Thursday, January 2, 2014

Pirates of the traditional Indian knowledge

In the year 1995, some Indian scientists, doing research work on medicinal plants, prescribed in Ayurveda, the traditional medical science of India, made a shocking discovery. An American research outfit, University of Mississippi Medical Center, located in Jackson U.S.A. had successfully taken a patent on the medicinal properties of Turmeric. The antiseptic properties of Turmeric, are part of the traditional knowledge of India and has been passed on to the next generation for thousands of years. The persons applying for this patent had claimed that they had discovered these properties for the first time. US department of patents, without bothering to find out the truth, had granted them this patent and in a way had confirmed their ignorance, about traditional knowledge of India.

As a result of this patent, no one could have used Turmeric as an antiseptic without taking permission from this US outfit. Obviously, they would have gladly given it to anyone on payment of royalty, deriving monetary benefits illegally, from traditional Indian knowledge . Council of Scientific and Industrial Research from India, applied to US patent office in the year 1996 to cancel this patent. They submitted not less than 32 different references, about antiseptic properties of Turmeric. Some of the references were more than 100 years old. After much debate, US patent office canceled the patent.

Traditional Medical Sciences from India, such as Ayurveda or Unani medical systems, know about medicinal properties of thousands of plants, fruits, flowers and roots traditionally grown in India. Taking undue advantage of the ignorance of the US department of Patents, of the traditional Indian knowledge, was truly speaking, an act of Intellectual Piracy if nothing else.

In the year 1990, ‘W.R.Grace’, a multinational agricultural production company from New York, in association with US department of agricultural production, applied for a patent for medicinal uses of the oil extracted from the Neem tree. In 1995 when this fact became known in India, Doctor Vandana Shiva and others filed a petition with the US patents office for rejecting this application as this was again traditional Indian knowledge. After much legal wrangling, this application was finally rejected in 1999.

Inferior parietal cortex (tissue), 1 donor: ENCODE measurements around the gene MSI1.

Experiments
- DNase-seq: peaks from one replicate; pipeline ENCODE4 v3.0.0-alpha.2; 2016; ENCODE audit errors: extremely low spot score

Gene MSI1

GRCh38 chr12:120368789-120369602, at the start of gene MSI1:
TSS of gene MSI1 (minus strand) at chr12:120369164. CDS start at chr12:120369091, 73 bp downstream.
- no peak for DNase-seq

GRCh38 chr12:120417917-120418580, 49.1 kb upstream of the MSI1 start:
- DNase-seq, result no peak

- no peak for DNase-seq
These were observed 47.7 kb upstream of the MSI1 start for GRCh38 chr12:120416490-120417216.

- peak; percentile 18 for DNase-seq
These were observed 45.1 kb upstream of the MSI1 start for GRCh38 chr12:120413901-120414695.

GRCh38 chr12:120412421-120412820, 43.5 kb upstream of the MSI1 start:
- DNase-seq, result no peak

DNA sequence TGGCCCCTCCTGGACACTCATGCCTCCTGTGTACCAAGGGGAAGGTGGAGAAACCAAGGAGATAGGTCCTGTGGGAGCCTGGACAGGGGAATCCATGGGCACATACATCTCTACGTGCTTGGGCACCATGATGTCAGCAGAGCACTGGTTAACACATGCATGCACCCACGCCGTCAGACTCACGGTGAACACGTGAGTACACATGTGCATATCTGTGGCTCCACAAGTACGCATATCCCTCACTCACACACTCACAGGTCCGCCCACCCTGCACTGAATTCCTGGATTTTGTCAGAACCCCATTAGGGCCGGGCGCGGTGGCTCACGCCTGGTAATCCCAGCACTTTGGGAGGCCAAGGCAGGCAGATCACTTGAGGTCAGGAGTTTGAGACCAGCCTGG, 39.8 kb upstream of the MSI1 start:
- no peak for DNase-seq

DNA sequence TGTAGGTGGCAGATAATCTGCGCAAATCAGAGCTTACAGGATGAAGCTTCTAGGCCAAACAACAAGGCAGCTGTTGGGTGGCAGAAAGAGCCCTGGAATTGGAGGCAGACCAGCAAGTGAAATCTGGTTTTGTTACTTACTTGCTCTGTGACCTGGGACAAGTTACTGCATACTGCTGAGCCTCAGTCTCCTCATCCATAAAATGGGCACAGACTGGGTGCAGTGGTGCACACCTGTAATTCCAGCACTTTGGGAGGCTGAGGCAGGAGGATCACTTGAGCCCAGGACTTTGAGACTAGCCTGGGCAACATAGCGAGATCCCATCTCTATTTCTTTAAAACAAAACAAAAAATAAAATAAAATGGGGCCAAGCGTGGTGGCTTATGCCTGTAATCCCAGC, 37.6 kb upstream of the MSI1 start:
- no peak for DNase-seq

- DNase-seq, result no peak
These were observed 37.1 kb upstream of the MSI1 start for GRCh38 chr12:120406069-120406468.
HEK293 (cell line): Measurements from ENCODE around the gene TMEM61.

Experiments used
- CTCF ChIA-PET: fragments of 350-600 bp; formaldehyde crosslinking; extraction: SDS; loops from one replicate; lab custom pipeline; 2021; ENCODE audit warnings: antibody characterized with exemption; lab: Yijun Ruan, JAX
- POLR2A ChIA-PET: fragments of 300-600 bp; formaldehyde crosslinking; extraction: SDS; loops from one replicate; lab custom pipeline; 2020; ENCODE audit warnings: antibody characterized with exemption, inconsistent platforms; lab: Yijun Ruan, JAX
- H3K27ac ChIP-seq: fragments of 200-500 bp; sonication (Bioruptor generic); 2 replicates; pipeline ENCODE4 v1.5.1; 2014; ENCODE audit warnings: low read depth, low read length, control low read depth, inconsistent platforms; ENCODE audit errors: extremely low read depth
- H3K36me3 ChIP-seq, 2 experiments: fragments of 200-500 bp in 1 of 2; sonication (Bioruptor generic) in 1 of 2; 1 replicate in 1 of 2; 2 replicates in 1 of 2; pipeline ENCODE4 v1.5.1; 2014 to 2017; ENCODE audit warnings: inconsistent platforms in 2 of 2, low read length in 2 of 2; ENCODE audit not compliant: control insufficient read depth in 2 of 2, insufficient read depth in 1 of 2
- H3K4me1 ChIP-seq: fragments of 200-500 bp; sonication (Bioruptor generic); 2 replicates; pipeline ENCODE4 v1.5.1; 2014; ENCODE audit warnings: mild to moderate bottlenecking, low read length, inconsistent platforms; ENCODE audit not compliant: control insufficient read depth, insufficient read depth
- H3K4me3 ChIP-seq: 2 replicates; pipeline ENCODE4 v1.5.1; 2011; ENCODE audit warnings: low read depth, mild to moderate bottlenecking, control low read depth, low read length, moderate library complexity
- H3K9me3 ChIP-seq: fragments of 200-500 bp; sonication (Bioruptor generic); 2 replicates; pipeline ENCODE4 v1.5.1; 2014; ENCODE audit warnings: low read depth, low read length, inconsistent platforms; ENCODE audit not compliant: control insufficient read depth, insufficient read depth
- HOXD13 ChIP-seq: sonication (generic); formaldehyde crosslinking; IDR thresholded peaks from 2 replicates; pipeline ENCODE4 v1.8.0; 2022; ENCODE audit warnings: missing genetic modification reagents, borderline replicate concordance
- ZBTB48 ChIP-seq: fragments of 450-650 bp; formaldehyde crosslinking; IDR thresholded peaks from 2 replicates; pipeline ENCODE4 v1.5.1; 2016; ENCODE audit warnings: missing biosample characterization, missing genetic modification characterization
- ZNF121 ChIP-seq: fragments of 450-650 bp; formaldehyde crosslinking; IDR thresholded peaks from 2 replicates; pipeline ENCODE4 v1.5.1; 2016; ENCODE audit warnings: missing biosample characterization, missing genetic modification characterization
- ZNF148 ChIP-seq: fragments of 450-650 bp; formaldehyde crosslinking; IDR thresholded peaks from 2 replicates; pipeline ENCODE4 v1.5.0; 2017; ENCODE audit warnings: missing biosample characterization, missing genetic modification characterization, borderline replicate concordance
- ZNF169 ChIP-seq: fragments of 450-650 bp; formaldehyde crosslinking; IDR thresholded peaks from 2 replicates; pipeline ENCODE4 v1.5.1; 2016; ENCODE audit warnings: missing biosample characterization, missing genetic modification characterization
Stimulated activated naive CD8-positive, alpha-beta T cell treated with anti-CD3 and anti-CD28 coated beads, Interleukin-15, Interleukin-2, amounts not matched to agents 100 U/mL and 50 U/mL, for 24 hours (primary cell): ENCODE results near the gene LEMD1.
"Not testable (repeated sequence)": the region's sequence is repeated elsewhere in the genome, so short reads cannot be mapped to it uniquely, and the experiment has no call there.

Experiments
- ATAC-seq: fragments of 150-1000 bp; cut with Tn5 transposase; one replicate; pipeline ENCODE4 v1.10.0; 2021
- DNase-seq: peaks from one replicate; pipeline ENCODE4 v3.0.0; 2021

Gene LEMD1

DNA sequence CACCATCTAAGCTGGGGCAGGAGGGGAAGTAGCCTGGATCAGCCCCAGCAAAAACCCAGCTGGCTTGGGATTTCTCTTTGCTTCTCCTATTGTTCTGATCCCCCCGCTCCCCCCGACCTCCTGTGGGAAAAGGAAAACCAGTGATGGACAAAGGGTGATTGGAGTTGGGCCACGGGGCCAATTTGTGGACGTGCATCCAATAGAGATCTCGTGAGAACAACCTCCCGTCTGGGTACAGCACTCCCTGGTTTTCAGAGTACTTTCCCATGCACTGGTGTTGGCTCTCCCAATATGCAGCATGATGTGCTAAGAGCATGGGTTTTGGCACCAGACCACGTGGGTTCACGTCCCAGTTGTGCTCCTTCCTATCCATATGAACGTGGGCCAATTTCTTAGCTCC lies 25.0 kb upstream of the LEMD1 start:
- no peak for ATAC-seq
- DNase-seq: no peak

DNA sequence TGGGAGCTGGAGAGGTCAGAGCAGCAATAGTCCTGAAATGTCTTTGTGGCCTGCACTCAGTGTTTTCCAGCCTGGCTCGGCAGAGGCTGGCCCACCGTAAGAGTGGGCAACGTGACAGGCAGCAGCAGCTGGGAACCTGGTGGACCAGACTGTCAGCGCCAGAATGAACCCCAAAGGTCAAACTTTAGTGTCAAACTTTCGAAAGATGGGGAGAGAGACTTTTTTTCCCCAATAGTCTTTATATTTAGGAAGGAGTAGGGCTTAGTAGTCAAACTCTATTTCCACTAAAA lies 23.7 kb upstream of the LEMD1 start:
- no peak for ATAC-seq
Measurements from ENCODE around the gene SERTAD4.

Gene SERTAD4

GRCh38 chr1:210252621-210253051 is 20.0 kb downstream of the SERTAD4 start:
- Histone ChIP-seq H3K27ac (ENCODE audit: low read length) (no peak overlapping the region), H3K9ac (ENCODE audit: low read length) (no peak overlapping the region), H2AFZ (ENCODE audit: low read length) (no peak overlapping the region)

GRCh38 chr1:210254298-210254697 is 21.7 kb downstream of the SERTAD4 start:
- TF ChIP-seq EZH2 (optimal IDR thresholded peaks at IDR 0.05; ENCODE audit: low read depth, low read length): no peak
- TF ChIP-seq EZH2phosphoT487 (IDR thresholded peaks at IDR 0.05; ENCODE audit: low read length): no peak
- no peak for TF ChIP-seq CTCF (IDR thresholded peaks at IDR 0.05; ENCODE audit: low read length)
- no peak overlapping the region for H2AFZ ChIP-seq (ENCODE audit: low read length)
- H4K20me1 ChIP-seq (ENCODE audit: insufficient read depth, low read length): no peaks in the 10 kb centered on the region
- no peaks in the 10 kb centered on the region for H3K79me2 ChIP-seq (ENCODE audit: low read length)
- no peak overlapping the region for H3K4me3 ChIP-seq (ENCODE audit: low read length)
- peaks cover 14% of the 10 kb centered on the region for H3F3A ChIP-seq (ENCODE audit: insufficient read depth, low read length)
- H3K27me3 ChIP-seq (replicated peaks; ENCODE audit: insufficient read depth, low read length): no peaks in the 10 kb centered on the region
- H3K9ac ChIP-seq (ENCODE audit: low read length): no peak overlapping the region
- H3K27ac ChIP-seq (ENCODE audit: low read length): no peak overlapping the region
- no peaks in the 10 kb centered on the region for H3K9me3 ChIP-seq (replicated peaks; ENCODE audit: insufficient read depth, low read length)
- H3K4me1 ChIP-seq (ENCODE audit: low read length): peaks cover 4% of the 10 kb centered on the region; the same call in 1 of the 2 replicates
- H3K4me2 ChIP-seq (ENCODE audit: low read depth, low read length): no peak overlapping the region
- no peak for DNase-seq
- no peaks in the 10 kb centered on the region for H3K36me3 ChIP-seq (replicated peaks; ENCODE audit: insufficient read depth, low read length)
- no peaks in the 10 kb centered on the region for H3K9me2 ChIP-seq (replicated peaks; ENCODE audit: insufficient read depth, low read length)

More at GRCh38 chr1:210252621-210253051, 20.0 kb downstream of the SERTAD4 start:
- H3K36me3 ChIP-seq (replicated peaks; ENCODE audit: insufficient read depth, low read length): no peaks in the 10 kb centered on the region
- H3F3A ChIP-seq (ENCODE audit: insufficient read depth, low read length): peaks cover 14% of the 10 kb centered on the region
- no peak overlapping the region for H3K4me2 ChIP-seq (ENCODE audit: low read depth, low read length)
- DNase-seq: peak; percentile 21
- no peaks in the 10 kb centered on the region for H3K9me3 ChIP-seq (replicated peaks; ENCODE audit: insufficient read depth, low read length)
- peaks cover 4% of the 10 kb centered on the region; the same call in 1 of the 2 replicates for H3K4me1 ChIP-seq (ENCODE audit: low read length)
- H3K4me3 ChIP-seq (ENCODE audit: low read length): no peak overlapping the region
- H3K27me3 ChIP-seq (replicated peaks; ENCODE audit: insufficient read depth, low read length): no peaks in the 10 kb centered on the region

Ayurveda prescribes use of Bitter Gourd and Aubergine in the diet of Diabetic patients. An attempt was made some time back to take a patent based on this information. In the past, patents have been wrongly granted by the European Patent Office (EPO) on the use of over 285 Indian medicinal plants such as papaya, Indian long pepper, kali tulsi, pudina, ginger, aloe, isabgol, aaonla, jira, soybean, tomato, almond, walnut and methi. These attempts to highjack traditional Indian knowledge, brought forth an awareness in the minds of the Indian scientific community and Government of India to take up some valid action.

A group of some 200 research scientists was formed under Council of Scientific and Industrial Research from India. These people toiled for more than 8 years to produce a comprehensive reference directory of more than 200,000 medical formulations based on Ayurvedic, Unani and Siddha medical systems. This reference document has been put on the Internet now, as Traditional Knowledge Digital Library (TKDL). This directory can be accessed by any patent office from the world, and is available in five international languages, namely English, Japanese, French, German and Spanish. This library presents scientifically converted information of traditional Indian medicine from Hindi, Sanskrit, Arabic, Persian, Urdu and Tamil language references in these five languages. India has now also signed a landmark agreement with the European Patent Office. Under the three-year agreement, which came into effect on February 3, TKDL’s database would be available to the patent examiners at EPO (34 member states) ‘for establishing prior art’, in case of any patent applications based on Indian systems of medicine (ISM). To avoid misuse, this web site can be accessed only by Government Patent Offices of the world.

Opposing any patent, already granted, is a prohibitively expensive proposition.. In the case of patent for Basmati rice, the challenge came only from India although the scented rice is also grown in Pakistan. This country firstly claimed that it too will join the battle against Basmati rice patenting. Pakistan chickened out, when the cost of the legal battle was worked out to something around US $ 3,00,000.

Considering just the legal costs, the importance of TKDL becomes absolutely clear. In fact, Dr. V.P..Gupta, one of the creators of TKDL, feels that every year, TKDL would help in rejecting about 2000 patents applications based on traditional Indian knowledge world-wide and effectively scare away these Pirates of Indian Traditional Knowledge. A job well done!

2nd January 2013

No comments:

Post a Comment